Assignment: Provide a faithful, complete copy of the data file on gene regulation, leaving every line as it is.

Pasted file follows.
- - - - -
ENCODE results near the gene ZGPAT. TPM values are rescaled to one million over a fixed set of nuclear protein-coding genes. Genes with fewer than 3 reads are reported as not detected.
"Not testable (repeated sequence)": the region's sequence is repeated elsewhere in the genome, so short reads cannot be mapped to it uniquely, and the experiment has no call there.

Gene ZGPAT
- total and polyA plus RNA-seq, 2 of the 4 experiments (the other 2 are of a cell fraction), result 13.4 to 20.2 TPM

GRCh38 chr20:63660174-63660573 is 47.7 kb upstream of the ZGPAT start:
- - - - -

ENCODE results near the gene ZGPAT. TPM values are rescaled to one million over a fixed set of nuclear protein-coding genes. Genes with fewer than 3 reads are reported as not detected.
"Not testable (repeated sequence)": the region's sequence is repeated elsewhere in the genome, so short reads cannot be mapped to it uniquely, and the experiment has no call there.

Gene ZGPAT
- total and polyA plus RNA-seq, 2 of the 4 experiments (the other 2 are of a cell fraction), result 13.4 to 20.2 TPM

GRCh38 chr20:63660174-63660573 is 47.7 kb upstream of the ZGPAT start: